"Until these problems are solved, human beings will remain an integral part of the driving task, monitoring the AI system as it performs anywhere from just over 0% to just under 100% of the driving. The governing objectives of the MIT Autonomous Vehicle Technology (MIT-AVT) study are to (1) undertake large-scale real-world driving data collection, and (2) gain a holistic understanding of how human beings interact with vehicle automation technology."
(1) So much for driverless cars, I guess. (2) I guess a study is needed when aerospace and rail has, oh, 50+ years or so of cumulated data about the problem.
MIT or not, these people seem pretty confused about the rules governing safety in automation, and the abstract is just inaccurate. The driving task can be formalized. It has been done before.  Maybe it's a boring driver, but it's possible. Part of this formalization requires the safety control functions to be separated from the driving and navigation functions. AFAIK this principle was formulated first by Georges Westinghouse when he patented his air brake system in 1873 .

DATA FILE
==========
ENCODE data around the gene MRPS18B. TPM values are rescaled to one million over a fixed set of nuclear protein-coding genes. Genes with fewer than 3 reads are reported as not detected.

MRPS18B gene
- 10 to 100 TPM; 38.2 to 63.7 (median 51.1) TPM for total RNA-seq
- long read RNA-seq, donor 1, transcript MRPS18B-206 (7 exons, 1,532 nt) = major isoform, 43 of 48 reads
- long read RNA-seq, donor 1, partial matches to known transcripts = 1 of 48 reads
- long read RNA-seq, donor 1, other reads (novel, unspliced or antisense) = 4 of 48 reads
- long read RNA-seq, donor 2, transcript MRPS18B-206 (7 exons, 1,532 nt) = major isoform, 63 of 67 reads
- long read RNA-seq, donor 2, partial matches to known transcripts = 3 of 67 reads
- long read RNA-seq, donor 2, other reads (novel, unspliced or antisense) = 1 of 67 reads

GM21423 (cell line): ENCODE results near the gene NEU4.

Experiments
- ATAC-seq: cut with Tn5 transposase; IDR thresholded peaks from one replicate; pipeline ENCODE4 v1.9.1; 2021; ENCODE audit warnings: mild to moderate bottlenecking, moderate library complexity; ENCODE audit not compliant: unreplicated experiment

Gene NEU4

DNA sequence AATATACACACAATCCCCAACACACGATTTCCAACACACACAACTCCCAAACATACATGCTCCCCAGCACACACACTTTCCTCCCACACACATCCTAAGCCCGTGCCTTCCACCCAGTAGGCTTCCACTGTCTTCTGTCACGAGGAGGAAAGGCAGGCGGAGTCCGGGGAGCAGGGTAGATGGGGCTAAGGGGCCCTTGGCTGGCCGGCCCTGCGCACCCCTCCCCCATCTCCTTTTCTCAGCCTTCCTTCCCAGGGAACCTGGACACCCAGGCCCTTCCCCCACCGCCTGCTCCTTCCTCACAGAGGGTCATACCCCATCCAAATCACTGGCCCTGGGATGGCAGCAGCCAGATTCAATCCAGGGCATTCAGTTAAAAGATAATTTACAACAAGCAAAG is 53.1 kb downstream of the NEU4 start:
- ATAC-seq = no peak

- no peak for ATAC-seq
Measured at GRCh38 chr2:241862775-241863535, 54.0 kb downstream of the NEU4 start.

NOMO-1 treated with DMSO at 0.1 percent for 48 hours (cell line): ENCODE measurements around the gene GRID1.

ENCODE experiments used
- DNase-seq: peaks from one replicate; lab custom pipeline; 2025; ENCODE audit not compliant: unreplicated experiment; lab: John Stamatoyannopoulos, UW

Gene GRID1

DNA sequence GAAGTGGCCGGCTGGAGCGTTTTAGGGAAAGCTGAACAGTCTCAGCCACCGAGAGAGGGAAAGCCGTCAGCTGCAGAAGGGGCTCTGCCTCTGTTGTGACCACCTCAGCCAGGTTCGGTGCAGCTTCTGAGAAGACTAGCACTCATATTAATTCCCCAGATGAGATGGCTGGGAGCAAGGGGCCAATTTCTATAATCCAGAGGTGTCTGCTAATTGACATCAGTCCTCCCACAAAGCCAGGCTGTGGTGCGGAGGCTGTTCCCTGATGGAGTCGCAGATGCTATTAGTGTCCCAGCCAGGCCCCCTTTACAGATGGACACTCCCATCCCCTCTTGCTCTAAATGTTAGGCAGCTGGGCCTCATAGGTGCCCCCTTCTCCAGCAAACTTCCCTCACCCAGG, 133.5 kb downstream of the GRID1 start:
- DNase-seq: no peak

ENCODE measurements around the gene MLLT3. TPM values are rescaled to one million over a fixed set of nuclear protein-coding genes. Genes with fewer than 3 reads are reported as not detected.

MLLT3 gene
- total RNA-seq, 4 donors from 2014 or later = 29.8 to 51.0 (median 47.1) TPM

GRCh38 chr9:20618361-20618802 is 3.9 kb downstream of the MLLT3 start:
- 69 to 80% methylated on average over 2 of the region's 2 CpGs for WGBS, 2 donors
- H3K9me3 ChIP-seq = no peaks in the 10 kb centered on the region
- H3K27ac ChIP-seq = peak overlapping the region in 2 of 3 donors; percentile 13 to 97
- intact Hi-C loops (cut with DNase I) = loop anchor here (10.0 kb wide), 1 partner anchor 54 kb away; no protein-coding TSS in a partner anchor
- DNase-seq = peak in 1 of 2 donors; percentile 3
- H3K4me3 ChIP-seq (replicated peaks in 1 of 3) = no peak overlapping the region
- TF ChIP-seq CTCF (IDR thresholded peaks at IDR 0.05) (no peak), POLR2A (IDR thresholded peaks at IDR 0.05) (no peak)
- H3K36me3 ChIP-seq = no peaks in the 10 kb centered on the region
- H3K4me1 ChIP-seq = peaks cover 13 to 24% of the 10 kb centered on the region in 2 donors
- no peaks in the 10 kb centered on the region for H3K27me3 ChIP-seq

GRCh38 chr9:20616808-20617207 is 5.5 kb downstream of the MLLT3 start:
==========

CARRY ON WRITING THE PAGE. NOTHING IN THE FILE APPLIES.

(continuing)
For example, RFIDs in the road or on the road side that tell the cars (or actually, allow them to look it up in a database) the exact layout of the road around them.
For instance what SpaceX is trying to do with retropulsive landings. If they can master this in a variety of conditions then the technology can be adapted outwards to no end. On the other hand, if you focus exclusively on landing back on Earth then landing on another planet is suddenly a huge ordeal. So in this domain, if we master the car driving without too many cues, then a self driving vehicle ought be able to drive in Timbuktu as well as LA, which I think is much more desirable - even if it's vastly more challenging.
But really I just want a segway city :(